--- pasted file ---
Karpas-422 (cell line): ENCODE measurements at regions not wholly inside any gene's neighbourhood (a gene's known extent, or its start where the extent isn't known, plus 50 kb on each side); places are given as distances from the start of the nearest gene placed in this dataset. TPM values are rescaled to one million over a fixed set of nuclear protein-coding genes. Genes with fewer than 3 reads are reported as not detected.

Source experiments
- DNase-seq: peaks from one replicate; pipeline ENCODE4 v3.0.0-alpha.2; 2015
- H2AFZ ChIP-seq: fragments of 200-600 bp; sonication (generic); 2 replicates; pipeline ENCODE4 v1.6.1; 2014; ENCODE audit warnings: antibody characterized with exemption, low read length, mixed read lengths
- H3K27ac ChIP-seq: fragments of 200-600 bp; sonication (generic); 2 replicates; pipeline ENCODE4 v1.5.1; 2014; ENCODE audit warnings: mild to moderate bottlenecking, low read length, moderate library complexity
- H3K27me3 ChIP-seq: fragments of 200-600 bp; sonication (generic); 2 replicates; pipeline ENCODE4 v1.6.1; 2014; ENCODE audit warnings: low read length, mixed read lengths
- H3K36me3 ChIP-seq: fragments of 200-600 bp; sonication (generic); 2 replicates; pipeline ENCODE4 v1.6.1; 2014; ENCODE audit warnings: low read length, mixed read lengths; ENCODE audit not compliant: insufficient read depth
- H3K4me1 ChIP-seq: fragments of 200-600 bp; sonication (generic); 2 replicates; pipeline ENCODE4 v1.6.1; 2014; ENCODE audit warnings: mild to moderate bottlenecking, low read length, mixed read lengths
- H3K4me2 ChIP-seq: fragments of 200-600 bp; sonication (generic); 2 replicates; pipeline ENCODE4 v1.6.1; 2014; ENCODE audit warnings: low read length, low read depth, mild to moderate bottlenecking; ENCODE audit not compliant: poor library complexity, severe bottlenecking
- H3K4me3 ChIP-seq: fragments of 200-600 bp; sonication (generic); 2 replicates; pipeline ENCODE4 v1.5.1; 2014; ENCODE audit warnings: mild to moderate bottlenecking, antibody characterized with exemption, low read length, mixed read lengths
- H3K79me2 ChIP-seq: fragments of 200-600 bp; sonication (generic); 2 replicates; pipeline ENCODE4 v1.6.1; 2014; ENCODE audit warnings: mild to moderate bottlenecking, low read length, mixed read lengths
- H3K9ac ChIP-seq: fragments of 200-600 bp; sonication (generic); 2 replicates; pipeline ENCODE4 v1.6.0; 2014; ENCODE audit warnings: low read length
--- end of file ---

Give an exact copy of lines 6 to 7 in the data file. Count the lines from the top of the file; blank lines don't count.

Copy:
- H3K27me3 ChIP-seq: fragments of 200-600 bp; sonication (generic); 2 replicates; pipeline ENCODE4 v1.6.1; 2014; ENCODE audit warnings: low read length, mixed read lengths
- H3K36me3 ChIP-seq: fragments of 200-600 bp; sonication (generic); 2 replicates; pipeline ENCODE4 v1.6.1; 2014; ENCODE audit warnings: low read length, mixed read lengths; ENCODE audit not compliant: insufficient read depth